With a series of radically customer-unfriendly moves, Delta Air Lines has become our favorite punching bag of late and the hits just keep on coming. Today, Delta updated the terms and conditions of the SkyMiles program to remove all reference to “award levels”, substituting “award prices” instead. Let’s unpack why that is important.
These were the T&Cs until today (still available in .pdf on delta.com)–
And here is today’s update on delta.com—
Note the subtle changes —
- “regulations” becomes “mileage regulations”
- “award travel” becomes “travel awards”
- “medallion qualification requirements and levels” is added
- “mileage award levels” becomes “award prices”
Delta Air Lines Lays Groundwork for Dynamic Award Pricing
So just what is Delta is up to?
It seems clear to me to that with the removal of award charts online (you can still find Skymiles chart here) and the updated T&Cs today, Delta is preparing to jettison the concept of award levels/charts and will price each itinerary dynamically based upon revenue price and perhaps other factors like status, the number of times you have checked the price for that particular itinerary, and even geographic locale. We are not to the technological point of artificial intelligence, but now more than ever airlines are able to track consumer habits and tendencies, leading to more customized offerings (which can be a good thing) but also an attempt to outfox consumers in a game of chicken.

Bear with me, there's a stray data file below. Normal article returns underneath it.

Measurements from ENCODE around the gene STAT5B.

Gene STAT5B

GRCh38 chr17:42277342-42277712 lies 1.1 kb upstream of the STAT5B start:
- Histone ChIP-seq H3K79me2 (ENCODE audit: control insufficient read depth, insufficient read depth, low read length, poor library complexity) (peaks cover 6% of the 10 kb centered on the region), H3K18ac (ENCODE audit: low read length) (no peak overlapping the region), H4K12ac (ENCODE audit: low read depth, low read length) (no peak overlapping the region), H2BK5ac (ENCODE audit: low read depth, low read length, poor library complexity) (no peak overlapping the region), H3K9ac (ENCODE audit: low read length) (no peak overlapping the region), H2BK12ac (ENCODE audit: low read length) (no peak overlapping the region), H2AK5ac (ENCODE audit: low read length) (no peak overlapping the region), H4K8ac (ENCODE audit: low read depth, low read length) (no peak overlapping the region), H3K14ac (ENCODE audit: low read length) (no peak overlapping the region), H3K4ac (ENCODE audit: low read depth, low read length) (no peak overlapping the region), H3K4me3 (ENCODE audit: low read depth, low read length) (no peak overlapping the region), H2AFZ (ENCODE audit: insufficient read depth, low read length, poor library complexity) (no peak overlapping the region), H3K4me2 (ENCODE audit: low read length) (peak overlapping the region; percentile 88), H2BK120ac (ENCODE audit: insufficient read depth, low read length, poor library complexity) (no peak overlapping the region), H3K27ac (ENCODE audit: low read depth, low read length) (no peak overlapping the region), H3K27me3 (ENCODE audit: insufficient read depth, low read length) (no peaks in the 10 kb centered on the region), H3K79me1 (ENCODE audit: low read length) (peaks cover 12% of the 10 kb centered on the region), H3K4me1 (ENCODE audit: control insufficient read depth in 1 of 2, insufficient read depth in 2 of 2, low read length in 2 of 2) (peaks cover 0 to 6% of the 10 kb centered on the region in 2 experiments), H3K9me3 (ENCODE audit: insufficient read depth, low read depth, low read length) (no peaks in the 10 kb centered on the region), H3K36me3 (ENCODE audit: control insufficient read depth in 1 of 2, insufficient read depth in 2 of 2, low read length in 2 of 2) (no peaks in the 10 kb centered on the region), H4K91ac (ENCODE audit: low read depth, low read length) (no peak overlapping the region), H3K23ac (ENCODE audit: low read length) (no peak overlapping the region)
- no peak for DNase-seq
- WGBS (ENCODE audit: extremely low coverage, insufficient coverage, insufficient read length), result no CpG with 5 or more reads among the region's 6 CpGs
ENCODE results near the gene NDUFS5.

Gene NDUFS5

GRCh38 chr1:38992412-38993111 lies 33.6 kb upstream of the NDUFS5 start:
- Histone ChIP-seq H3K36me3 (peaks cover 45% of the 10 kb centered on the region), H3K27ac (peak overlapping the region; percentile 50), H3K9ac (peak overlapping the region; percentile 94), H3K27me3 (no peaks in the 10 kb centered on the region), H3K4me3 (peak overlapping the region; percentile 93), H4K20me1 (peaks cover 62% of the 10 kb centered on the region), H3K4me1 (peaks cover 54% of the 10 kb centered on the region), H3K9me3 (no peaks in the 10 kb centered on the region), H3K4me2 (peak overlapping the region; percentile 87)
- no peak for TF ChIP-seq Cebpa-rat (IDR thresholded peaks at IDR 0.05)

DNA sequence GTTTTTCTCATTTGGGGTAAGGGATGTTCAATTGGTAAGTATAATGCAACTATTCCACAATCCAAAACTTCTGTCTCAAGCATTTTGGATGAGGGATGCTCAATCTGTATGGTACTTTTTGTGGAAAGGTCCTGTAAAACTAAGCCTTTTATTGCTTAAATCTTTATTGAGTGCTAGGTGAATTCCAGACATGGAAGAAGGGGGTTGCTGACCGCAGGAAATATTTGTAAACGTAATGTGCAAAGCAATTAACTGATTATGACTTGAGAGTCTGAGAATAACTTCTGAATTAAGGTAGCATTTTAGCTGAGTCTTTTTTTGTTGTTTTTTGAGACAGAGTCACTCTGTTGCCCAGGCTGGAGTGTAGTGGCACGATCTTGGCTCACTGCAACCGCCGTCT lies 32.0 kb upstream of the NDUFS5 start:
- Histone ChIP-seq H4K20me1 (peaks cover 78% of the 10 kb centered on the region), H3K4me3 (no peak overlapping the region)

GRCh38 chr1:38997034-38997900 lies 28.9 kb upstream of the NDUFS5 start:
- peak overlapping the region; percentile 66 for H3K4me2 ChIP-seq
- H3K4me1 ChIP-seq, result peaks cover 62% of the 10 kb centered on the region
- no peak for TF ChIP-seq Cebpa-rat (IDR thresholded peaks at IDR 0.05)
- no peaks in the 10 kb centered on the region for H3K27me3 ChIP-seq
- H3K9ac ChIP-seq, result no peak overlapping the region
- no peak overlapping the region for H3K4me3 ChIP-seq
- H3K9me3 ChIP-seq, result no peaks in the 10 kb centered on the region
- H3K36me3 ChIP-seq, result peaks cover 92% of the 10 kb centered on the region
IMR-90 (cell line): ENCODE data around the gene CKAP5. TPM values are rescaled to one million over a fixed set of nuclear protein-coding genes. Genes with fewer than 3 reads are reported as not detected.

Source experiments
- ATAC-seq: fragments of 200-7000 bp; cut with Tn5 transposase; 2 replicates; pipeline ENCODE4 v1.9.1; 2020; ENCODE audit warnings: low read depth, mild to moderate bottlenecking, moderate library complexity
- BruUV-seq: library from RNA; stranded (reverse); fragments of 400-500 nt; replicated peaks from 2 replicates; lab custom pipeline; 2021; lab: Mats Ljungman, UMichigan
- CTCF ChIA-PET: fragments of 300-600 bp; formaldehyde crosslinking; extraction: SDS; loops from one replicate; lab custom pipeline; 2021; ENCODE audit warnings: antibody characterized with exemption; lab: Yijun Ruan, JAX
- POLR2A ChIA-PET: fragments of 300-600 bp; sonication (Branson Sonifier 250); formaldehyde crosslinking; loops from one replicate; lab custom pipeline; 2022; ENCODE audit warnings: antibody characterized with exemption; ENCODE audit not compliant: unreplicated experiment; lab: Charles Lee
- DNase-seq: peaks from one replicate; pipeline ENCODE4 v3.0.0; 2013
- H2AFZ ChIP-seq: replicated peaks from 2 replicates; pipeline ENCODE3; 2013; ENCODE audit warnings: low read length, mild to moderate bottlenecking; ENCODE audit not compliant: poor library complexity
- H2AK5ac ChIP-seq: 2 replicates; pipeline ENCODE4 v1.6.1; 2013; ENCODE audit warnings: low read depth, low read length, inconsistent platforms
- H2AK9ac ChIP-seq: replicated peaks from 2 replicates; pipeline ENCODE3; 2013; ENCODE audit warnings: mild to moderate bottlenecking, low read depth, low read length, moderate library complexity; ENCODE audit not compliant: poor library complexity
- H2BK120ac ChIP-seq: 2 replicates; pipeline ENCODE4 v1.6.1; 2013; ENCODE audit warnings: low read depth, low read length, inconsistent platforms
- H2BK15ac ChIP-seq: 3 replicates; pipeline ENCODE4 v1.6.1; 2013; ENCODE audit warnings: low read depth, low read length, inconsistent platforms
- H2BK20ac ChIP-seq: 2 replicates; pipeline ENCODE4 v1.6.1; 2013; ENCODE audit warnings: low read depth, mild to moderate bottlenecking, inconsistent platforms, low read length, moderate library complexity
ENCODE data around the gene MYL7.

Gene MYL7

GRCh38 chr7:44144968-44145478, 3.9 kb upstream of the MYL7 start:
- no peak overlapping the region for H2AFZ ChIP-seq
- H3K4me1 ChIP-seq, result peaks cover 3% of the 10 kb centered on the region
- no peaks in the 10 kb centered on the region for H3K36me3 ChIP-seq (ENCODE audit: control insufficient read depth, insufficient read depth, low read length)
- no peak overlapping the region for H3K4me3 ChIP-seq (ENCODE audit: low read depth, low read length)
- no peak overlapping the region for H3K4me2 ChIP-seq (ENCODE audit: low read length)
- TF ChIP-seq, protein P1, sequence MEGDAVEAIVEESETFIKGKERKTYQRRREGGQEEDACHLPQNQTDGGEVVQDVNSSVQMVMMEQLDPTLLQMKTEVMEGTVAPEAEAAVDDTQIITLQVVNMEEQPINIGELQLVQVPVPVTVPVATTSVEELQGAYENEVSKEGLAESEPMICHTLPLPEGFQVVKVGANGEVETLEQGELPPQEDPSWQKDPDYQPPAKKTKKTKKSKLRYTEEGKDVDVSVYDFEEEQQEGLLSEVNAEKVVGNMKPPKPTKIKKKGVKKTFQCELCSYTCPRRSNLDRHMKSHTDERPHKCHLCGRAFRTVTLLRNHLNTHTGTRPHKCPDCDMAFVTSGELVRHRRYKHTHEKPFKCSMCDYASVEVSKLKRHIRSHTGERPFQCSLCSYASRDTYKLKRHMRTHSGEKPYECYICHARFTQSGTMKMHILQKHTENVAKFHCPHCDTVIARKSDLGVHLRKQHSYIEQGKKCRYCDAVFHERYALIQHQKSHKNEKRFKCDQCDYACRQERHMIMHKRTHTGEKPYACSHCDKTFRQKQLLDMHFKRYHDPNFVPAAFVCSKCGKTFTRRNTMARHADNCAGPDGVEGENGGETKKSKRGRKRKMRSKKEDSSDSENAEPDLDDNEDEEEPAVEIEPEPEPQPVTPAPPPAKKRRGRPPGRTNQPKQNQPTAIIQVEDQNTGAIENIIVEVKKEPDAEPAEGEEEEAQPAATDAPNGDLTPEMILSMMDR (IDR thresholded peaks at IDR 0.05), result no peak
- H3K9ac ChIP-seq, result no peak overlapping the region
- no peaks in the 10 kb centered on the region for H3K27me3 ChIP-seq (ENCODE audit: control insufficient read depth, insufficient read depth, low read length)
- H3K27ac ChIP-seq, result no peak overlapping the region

I envision this change happening in the following way: Delta will come out with an announcement later this year heralding “lower award prices” on “many routes” and will drop the “saver/low” price on some awards to leisure and short-haul markets to something like 10K miles each way instead of 12.5K (as United already does). Thus the family of five can now travel for the price of the family of four.
But the flip-side will be that prices will fluctuate much more frequently, points will be closely tied to revenue prices thereby mitigating award chart “gems” (though I do not picture a purely revenue based system like Southwest and JetBlue), and there will be no transparency as to whether the system is pricing an award correctly — the machines will have won.
The whole concept of “saving up” for an award will flummoxed and the days of stocking up for that dream trip to Hawaii or Europe will be a precarious bet on Delta. There will still be some good deals and those that travel Delta regularly, particularly on expensive tickets, or place heavy spending on American Express credit cards will still likely find premium cabin redemptions attainable, though more expensive than ever before. But for the fussbudget consumer carefully hoarding miles through mileage running and economy travel in hopes of an aspirational redemption like from Los Angeles to Sydney in Virgin Australia business class for 160K miles r/t and no fuel surcharges…forget about it. Delta’s actions today show that we are moving beyond that era in the history of airline loyalty programs.